It's not surprising that Home Depot (HD 1.24%), with fiscal 2021 sales of $151.2 billion, benefits from a robust housing market. As home values rise, consumers are more inclined to take on renovation projects because they view these expenditures as an investment. And this supports demand for the company's products and services.
But with mortgage rates increasing, the tailwind that benefited the business over the past couple years may be coming to an end. In the time after the Federal Reserve's first rate hike (since 2018) in March, the average mortgage rate in the U.S. jumped to 5.1%, its highest level in more than a decade.
Does this foreshadow impending doom for the top retail stock? Here's how rising interest rates could impact the company.
The importance of the housing market
"The customers' mindset regarding their home is very straightforward," Lowe's CEO, Marvin Ellison, said last year. "As long as their home is increasing in value, they see upgrades and enhancements to their home as an investment and not an expense." The same situation applies to Home Depot.
Therefore, it's easy to understand how rising mortgage rates, which increase the cost to finance a home, can possibly be a headwind for the housing market by pressuring demand. And a basic understanding of economics teaches us that lower demand, all else equal, leads to lower prices. This could discourage consumers from taking on home renovation projects.
If we take a step back and zoom out, however, we'll see that assuming Home Depot's prospects are bleak going forward is a flawed perspective. While mortgage rates in this country have trended downward for the past four decades, there have been short periods of time when they've spiked. Home Depot's revenue and profit have kept climbing higher, demonstrating its ability to perform well regardless of what interest rates are doing.
In the grand scheme of things, a mortgage rate of 5.1% is still low by historical standards. What's more, data from Redfin shows that the median sale price of a home rose 17.3% year over year in March. Although this might not have fully baked in the higher mortgage rates, the number of homes for sale was down 16.8% compared to March 2021. Demand appears strong, and supply is under pressure, supporting a scenario where home prices keep rising.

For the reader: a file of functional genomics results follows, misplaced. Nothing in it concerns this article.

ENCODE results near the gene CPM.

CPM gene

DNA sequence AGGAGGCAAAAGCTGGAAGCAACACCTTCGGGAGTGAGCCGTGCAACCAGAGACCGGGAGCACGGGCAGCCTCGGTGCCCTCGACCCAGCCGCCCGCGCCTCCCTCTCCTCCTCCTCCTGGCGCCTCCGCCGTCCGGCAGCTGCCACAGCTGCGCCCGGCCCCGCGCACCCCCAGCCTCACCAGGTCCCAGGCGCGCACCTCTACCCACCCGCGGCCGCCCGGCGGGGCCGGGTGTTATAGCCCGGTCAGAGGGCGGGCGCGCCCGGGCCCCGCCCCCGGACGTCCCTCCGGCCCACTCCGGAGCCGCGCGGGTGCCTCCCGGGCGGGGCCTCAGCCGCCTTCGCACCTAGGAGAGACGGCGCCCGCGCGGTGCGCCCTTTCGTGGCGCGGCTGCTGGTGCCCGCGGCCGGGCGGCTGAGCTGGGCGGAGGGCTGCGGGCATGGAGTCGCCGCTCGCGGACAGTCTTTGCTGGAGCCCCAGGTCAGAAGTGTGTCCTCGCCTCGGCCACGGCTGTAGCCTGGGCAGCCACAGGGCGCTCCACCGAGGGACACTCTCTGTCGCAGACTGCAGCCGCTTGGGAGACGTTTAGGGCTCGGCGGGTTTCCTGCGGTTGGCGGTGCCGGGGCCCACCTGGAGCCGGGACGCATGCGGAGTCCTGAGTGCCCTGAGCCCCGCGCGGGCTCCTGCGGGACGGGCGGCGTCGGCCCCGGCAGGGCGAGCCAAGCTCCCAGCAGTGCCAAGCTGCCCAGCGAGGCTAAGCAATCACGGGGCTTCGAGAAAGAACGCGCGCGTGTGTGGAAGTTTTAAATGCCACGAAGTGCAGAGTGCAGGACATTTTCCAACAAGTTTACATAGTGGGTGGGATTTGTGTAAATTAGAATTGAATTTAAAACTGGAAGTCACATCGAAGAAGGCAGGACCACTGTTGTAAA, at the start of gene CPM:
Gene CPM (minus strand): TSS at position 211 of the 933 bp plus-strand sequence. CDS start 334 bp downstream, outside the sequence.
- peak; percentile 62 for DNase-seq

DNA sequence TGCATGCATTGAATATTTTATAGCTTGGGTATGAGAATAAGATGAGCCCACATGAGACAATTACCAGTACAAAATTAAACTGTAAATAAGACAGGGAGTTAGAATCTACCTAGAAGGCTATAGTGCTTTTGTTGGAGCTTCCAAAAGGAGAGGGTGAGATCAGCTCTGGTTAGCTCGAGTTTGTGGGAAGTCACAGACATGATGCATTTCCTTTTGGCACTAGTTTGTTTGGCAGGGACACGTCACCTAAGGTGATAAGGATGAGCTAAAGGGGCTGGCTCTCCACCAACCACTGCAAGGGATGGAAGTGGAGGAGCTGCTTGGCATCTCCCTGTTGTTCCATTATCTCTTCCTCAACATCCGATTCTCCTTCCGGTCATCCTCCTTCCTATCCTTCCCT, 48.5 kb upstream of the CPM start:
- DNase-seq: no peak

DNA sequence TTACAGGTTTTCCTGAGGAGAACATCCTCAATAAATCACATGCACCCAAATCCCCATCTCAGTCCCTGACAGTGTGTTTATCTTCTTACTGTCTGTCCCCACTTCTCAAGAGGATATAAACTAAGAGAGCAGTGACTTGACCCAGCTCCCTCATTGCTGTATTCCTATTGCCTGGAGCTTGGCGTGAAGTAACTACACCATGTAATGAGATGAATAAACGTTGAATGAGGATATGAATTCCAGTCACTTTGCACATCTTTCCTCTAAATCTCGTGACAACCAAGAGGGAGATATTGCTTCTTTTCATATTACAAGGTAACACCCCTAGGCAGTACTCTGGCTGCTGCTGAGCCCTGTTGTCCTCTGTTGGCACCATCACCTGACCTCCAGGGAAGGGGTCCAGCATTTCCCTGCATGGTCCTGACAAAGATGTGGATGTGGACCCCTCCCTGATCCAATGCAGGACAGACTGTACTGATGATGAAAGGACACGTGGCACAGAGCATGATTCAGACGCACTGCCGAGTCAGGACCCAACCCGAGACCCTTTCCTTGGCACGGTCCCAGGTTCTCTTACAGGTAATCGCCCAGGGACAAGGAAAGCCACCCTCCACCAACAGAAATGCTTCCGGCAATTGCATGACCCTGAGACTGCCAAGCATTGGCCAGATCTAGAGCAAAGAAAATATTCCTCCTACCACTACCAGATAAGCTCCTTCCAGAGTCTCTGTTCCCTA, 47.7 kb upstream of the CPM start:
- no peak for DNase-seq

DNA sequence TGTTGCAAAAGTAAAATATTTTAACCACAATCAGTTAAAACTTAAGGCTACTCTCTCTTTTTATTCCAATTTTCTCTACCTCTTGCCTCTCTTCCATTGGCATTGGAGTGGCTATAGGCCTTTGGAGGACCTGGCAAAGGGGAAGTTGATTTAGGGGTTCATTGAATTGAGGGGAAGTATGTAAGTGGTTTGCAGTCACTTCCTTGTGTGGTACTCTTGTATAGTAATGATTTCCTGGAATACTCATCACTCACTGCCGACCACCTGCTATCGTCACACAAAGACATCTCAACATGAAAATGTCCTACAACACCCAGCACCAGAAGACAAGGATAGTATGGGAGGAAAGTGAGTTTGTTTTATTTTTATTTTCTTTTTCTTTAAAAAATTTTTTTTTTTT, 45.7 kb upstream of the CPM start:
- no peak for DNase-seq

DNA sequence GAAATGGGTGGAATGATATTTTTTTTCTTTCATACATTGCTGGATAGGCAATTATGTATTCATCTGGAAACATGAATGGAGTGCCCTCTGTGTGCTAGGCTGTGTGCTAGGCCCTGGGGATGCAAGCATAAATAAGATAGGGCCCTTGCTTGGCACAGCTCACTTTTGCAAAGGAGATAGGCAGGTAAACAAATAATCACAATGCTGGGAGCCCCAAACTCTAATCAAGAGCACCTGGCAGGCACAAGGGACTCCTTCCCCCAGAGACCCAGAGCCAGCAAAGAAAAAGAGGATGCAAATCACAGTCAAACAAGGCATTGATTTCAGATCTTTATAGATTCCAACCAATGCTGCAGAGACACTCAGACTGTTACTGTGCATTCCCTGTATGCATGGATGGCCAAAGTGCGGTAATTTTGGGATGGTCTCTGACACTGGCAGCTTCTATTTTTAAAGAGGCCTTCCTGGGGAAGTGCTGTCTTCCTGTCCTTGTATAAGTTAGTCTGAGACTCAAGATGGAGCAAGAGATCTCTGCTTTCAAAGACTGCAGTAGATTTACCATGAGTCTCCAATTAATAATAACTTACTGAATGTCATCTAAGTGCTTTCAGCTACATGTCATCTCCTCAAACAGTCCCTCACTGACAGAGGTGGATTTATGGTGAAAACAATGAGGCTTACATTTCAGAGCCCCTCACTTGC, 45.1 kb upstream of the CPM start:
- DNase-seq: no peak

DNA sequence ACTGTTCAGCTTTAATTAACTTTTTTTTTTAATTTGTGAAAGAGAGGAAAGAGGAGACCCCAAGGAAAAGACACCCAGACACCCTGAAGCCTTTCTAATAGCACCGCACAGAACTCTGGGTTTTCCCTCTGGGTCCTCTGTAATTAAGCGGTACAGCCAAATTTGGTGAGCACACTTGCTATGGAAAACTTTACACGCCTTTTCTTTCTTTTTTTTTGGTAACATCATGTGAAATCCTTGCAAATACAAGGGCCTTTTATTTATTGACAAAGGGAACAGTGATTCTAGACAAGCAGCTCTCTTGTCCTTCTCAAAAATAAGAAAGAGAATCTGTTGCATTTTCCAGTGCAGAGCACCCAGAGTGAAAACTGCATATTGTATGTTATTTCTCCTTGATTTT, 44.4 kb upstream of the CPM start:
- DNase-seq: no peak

For fiscal 2022, Home Depot's management team expects sales growth to be slightly positive compared to the prior year. But this weak outlook has more to do with the extremely difficult comparison to a record 2021 than the macroeconomic environment. "The broader housing environment continues to be supportive of home improvement," Richard McPhail, Home Depot's CFO, highlighted on the company's fourth-quarter 2021 earnings call.
Home Depot is a safe stock
There's certainly a lot of uncertainty in the economy and stock market right now. The Federal Reserve's tighter monetary policy is something we're not accustomed to experiencing. But shareholders in Home Depot, a business that relies on the strength of the housing market, shouldn't worry.
Home Depot has rewarded its investors with a 483% return over the past decade and a 1,500,000% return since going public in Sept. 1981. The company's 17% share in a $900 billion market leaves a ton of room for continued growth. And perhaps most importantly, Home Depot operates in an industry that doesn't invite much in the way of technological disruption.
Consequently, investors seeking a safe and reliable place to park their money should look no further than this stock. The shares trade at under 20 times trailing 12-month earnings per share, lower than the S&P 500's 24 multiple. And management just raised the dividend by 15%, resulting in an attractive yield of 2.2% as of May 3. Home Depot has now paid a dividend for 140 straight quarters.
Interest rates are set to continue their rise in the near term as the Fed tries to curb soaring inflation. While this has many people questioning what to do with their investments, owning Home Depot in a time of heightened uncertainty is the right move.